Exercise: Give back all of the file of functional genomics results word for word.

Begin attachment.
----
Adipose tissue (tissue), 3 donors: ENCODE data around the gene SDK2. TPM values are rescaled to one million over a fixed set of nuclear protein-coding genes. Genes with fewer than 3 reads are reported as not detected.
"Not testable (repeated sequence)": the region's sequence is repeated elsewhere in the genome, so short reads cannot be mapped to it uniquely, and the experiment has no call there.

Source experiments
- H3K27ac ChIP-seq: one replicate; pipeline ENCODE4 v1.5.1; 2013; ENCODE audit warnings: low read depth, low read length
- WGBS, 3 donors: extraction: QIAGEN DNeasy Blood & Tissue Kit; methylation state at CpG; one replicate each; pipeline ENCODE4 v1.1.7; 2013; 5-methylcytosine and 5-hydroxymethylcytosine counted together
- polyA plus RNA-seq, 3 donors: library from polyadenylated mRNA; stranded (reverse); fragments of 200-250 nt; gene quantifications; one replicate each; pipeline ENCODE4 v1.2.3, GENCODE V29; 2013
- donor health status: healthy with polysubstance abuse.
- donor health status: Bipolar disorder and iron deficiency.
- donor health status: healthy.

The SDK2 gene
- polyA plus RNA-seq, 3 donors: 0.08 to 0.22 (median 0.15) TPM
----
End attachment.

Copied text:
Adipose tissue (tissue), 3 donors: ENCODE data around the gene SDK2. TPM values are rescaled to one million over a fixed set of nuclear protein-coding genes. Genes with fewer than 3 reads are reported as not detected.
"Not testable (repeated sequence)": the region's sequence is repeated elsewhere in the genome, so short reads cannot be mapped to it uniquely, and the experiment has no call there.

Source experiments
- H3K27ac ChIP-seq: one replicate; pipeline ENCODE4 v1.5.1; 2013; ENCODE audit warnings: low read depth, low read length
- WGBS, 3 donors: extraction: QIAGEN DNeasy Blood & Tissue Kit; methylation state at CpG; one replicate each; pipeline ENCODE4 v1.1.7; 2013; 5-methylcytosine and 5-hydroxymethylcytosine counted together
- polyA plus RNA-seq, 3 donors: library from polyadenylated mRNA; stranded (reverse); fragments of 200-250 nt; gene quantifications; one replicate each; pipeline ENCODE4 v1.2.3, GENCODE V29; 2013
- donor health status: healthy with polysubstance abuse.
- donor health status: Bipolar disorder and iron deficiency.
- donor health status: healthy.

The SDK2 gene
- polyA plus RNA-seq, 3 donors: 0.08 to 0.22 (median 0.15) TPM